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SSPC Surface Preparation

May 1, 2014
Authored by Daniel Barlow

Often, the ASTM standards for the hot-dip galvanizing industry cite
SSPC surface preparation standards. What are these and which ones are
important to the industry?
The Society for Protective Coatings (SSPC) publishes and maintains many standards relevant to
the coating industry. Standardized subjects include requirements for paints, standards for
evaluating the qualifications of contractors, surface preparation standards, and other topics. The
ASTM specifications relevant to the hot-dip galvanizing industry often reference these surface
preparation standards. Here is a list and brief summary of the surface preparation standards used
in the hot-dip galvanizing industry with a brief summary of each.

SSPC-SP1 Solvent Cleaning

The method of solvent cleaning is intended to remove all visible oil, grease, soil, drawing and
cutting compounds, and all other soluble contaminants from steel surfaces. The specification
calls for the removal of dust before solvent cleaning by the use of a stiff bristle brush. After
solvent cleaning, dust is to be removed by either blowing off with clean dry air or vacuum
cleaning. The specification lists several different ways in which solvent cleaner may be applied

to the surface including wiping or scrubbing the surface with solvent, spraying solvent directly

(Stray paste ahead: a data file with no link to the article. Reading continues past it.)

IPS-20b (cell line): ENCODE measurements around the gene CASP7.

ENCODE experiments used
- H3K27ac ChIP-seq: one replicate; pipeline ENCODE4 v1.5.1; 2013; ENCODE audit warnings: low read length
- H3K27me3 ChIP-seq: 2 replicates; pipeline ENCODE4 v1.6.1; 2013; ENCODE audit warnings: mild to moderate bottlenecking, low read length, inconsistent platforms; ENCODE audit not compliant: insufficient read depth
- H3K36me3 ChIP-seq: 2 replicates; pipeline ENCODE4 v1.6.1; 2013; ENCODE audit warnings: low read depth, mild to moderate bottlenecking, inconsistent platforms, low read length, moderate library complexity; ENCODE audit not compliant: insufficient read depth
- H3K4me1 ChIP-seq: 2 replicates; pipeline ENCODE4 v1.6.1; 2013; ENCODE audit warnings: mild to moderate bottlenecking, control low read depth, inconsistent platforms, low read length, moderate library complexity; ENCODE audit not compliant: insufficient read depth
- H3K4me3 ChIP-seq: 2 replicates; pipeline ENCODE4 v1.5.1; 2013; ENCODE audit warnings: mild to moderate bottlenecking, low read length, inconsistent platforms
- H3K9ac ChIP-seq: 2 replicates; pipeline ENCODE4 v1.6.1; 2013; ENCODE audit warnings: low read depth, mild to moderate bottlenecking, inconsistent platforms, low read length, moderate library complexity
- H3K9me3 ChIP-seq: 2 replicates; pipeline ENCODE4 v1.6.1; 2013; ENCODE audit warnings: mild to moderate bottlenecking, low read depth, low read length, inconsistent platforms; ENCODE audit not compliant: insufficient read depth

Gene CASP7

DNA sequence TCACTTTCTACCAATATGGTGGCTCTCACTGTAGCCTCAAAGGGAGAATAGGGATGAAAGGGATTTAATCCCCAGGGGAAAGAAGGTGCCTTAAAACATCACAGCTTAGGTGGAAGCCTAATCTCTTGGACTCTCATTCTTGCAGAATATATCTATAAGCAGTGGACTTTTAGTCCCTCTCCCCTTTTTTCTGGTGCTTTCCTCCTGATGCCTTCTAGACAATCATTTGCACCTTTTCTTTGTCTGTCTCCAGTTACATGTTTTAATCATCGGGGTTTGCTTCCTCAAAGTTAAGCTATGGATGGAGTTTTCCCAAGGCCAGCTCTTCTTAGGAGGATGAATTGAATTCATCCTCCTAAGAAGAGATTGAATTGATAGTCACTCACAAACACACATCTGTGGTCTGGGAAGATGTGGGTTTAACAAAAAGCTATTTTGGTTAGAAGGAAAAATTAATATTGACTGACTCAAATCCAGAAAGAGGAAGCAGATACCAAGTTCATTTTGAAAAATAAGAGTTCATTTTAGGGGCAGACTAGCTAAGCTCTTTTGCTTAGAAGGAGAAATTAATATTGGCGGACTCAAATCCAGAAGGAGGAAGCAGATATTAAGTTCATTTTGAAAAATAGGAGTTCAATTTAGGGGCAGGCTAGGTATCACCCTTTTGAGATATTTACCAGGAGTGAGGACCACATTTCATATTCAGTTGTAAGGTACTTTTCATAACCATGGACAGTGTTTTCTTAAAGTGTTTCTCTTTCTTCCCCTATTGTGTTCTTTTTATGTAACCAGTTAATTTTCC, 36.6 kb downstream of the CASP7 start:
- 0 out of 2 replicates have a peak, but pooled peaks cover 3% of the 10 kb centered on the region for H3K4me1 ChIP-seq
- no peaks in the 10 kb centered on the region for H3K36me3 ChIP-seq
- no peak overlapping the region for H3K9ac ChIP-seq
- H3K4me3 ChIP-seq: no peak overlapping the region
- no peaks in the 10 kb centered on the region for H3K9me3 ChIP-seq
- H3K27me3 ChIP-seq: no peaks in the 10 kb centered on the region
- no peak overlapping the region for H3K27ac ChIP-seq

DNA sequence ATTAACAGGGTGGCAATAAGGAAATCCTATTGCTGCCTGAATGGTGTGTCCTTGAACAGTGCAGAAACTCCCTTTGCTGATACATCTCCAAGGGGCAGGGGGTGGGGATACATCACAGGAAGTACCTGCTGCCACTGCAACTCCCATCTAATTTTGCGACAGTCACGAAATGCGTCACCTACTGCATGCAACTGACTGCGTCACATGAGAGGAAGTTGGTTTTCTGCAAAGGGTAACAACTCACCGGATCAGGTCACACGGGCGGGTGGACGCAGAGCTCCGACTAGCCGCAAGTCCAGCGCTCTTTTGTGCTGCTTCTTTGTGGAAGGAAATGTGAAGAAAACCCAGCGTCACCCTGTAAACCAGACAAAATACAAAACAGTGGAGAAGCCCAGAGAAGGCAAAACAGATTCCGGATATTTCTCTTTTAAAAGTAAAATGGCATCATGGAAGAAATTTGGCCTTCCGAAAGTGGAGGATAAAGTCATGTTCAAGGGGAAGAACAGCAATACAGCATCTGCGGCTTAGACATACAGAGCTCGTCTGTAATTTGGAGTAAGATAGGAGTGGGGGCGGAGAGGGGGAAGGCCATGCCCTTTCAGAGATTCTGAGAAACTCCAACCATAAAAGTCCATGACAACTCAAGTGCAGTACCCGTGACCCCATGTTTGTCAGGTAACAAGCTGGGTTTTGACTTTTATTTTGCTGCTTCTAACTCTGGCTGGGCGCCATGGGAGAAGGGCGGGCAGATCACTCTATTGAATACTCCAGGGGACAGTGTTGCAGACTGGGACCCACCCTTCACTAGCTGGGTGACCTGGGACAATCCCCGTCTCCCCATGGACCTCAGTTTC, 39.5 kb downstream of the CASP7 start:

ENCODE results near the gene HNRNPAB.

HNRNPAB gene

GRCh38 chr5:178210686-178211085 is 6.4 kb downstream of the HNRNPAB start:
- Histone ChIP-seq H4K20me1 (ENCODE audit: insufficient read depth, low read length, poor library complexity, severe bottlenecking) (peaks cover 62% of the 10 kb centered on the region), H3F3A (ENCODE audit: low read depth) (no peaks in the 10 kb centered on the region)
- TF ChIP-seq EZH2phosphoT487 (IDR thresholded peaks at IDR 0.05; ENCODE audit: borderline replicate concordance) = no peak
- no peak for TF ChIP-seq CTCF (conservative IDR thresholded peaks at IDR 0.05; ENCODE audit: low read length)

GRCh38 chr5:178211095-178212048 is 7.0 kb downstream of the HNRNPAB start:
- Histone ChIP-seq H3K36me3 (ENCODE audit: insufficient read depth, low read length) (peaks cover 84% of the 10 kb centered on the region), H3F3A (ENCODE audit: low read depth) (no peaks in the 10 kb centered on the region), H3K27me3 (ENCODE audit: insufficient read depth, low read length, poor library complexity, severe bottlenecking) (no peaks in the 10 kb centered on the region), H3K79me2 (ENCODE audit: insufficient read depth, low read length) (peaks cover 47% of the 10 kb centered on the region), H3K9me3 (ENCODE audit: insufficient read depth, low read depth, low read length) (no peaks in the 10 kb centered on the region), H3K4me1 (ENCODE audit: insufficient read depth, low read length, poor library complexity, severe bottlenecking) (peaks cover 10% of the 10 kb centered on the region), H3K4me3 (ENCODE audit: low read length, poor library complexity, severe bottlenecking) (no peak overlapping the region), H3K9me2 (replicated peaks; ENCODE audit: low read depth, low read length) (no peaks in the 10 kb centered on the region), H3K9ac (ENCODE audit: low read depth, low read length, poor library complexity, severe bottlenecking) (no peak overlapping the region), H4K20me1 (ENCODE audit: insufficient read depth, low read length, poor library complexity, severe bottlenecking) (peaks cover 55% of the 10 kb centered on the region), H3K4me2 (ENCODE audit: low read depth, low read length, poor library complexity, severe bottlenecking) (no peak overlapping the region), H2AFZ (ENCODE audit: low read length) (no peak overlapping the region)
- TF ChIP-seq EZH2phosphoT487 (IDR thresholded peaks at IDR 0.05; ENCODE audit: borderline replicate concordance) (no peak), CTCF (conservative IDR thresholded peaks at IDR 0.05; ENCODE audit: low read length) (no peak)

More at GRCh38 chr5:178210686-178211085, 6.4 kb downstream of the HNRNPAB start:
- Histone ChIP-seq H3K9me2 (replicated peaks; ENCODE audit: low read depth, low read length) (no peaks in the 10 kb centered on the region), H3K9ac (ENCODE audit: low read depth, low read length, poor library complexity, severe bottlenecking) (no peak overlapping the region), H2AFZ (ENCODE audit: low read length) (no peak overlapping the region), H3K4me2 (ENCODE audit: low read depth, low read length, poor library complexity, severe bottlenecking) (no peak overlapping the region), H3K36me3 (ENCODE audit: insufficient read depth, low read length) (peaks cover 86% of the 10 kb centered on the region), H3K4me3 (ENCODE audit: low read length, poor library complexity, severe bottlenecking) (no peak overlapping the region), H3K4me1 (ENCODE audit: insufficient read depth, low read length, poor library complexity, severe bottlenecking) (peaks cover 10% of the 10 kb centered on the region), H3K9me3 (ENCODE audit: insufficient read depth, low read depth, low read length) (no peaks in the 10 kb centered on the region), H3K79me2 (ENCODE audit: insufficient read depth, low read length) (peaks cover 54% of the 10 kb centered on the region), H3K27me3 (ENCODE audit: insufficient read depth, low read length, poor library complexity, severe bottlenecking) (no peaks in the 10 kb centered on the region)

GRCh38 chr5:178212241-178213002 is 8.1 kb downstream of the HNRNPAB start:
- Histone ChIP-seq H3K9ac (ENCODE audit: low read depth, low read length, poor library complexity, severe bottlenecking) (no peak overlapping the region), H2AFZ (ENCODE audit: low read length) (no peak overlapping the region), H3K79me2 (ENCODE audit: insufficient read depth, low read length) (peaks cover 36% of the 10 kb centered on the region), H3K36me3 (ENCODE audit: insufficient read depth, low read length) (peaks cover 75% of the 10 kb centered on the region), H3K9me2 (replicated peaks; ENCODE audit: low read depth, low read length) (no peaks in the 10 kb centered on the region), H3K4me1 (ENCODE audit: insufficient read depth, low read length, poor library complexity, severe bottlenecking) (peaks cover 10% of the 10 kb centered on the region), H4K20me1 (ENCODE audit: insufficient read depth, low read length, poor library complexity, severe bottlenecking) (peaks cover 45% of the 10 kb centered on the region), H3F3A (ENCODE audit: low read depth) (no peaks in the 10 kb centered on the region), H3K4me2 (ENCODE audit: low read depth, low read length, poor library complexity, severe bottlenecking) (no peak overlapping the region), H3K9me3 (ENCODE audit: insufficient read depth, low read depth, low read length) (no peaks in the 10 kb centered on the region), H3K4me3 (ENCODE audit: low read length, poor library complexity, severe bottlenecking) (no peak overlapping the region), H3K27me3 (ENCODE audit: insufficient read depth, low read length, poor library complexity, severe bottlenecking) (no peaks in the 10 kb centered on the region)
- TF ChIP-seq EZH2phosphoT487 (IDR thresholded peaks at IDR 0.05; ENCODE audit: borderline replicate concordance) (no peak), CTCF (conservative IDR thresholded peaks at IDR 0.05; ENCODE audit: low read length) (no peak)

onto the surface, vapor degreasing, immersion, alkaline cleaners, and steam cleaning.

The preparation of a hot-dip galvanized coating for paint or powder coating connects this
standard to the galvanizing industry. ASTM D6386 and D7803 both call out this standard during
their surface preparation steps. Solvent cleaning is used to remove oil and grease from the
galvanized coating before it is profiled and cleaned with other methods.

SSPC-SP2 Hand Tool Cleaning

This standard covers the removal of loose mill scale, loose rust, loose paint, and other loose
detrimental foreign matter from surfaces with the use of non-powered hand tools. Adherent
products as determined by a dull putty knife are not to be removed with this procedure.
SSPC-SP1 removes oil and grease before cleaning with hand tools, and compressed air or a
vacuum will remove dust after this cleaning procedure is completed. Removing all weld slag and
stratified rust with impact tools, using non-impact methods such as scraping to remove all nonadherent materials, and feathering an adherent paint coating, are all hand tool cleaning methods
accepted by this standard.

The preparation for painting and powder coating over a hot-dip galvanized coating, as well as the
repair of damaged and uncoated areas, use SSPC-SP2 as a standard surface preparation
procedure. The specifications for preparing hot-dip galvanized steel for paint and powder coating
ASTM D6386 and D7803 respectively list hand tool cleaning as an acceptable method for
smoothing the surface and removing zinc high spots of newly galvanized and partially weathered
coatings. Hand tool cleaning also acceptably cleans a hot-dip galvanized surface before surface
profiling according to D6386. ASTM A780 also uses SSPC-SP2 as an acceptable preparation
method for repair by the use of paints containing zinc dust.

SSPC-SP 3 Power Tool Cleaning

SSPC-SP3 details the use of power assisted tools for surface preparation. The preparation
method described here is intended to remove the same contaminants from a surface as in SSPCSP2, and the procedures before and after using this cleaning method are identical to SSPC-SP2.
The standard includes using rotary, impact, or power brushing tools to remove stratified rust,
weld slag, and mill scale. Power abrading tools also acceptably remove mill scale according to
the standard. SSPC-SP3 requires power tools to be used in a manner that prevents the formation
of burrs, sharp ridges, and sharp cuts. Feathering the edges of adhered paint surfaces is also